One other thing to point out here is Calvinism's interesting placement of regeneration before faith or justification in the "golden chain" of salvation. This divorces regeneration from the rest of sanctification for the sake of supporting the points of total depravity and irresistible grace. In other words, you are "born again" before you are saved. Regeneration, rather than being the birth of our eternal life in Christ, happens before it with no context, then we are saved. I don't see it necessary to point out the sheer bizarreness of this from a doctrinal standpoint any further. Just because you can read the Biblical testimony on regeneration this way does not mean you should.

4. It defends itself with an "argument from mystery"

While it probably isn't in reality, from reading Calvin's writings on providence and predestination I get the feeling that his favorite verse of scripture is Romans 9:20: "But you are you, O man, to answer back to God? Will what is molded say to its molder, 'Why have you made me like this?'" I refer to the use of this verse, especially the first part, to defend the Calvinistic perspective on predestination as the "argument from mystery"--it is foolish or prideful to ask why God unconditionally predetermines things the way He does, and if you do so you are judging God. In this way Calvinism lays out many apparently contradictions and defeats any attempts to resolve them except its own.

The arrogance of assuming the complete truth of Calvinism and interpreting any challenges to it as talking back to God is astounding, but unsurprising if you see it as the only way to read the Bible. Not all challenges to unconditional election are made by human standards of justice and fairness; it is possible to judge interpretations of the character and actions of God based on what He has told us about Himself, as I have been attempting to do. The nature of God, not His bare "good pleasure" or will, gets the final say.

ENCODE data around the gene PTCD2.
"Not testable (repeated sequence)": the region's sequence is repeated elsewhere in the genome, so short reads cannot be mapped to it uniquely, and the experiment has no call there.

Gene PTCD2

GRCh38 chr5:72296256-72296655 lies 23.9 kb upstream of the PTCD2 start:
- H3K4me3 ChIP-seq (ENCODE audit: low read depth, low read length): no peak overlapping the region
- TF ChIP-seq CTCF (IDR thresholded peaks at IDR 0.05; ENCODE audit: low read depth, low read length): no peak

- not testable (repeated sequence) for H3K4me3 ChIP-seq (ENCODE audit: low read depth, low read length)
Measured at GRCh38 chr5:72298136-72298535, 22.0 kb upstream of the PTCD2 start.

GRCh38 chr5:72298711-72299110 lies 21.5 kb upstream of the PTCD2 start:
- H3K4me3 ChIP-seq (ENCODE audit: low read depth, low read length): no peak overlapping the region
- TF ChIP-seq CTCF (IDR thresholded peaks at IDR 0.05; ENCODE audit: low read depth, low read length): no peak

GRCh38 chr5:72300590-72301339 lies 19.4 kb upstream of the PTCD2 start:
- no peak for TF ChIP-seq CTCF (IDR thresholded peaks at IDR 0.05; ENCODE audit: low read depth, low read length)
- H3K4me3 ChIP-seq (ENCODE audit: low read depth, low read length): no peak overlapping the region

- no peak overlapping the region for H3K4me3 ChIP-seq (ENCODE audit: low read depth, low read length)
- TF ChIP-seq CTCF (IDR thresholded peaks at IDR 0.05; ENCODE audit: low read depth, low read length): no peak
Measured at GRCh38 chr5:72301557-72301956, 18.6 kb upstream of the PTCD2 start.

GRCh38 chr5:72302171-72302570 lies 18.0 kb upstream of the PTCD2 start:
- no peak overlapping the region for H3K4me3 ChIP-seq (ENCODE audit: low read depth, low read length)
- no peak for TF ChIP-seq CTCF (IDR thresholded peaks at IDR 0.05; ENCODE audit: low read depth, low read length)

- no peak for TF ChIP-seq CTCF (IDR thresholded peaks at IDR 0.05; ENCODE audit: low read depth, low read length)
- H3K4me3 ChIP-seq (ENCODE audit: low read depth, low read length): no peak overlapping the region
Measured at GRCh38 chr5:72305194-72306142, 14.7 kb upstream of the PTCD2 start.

Lastly, this is not an argument against Calvinism, but to date in my research I have not read even one Calvinist who appears to actually understand Arminianism or view it as anything other than a logically flimsy strawman system to either dismiss or constantly rip on (Boettner is almost unreadable because of his constant jabs at his conception of Arminianism). Grudem is the closest I have read to this understanding (or Geisler, if you consider him a Calvinist), as well as my friend Mitch, who I can't claim to have "read". Calvinists: just like in anything else, before entering into a debate, make a point of actually understanding the opposing side from its own perspective.

5. It incorporates numerous other confusions of concepts and false dichotomies

I will go through these quickly:

Confusion of faith and "merit"/works. Calvinists seem to think that if salvation is really conditioned on our own faith, then this is tantamount to man saving himself by some work that he does. Never mind that the Bible treats faith and works as completely separate things; Romans 9:32 directly contrasts the two; see also Ephesians 2:8-9 (note: according to the Greek grammar, salvation, not faith, is said to be the gift of God here) and Galatians 2:16.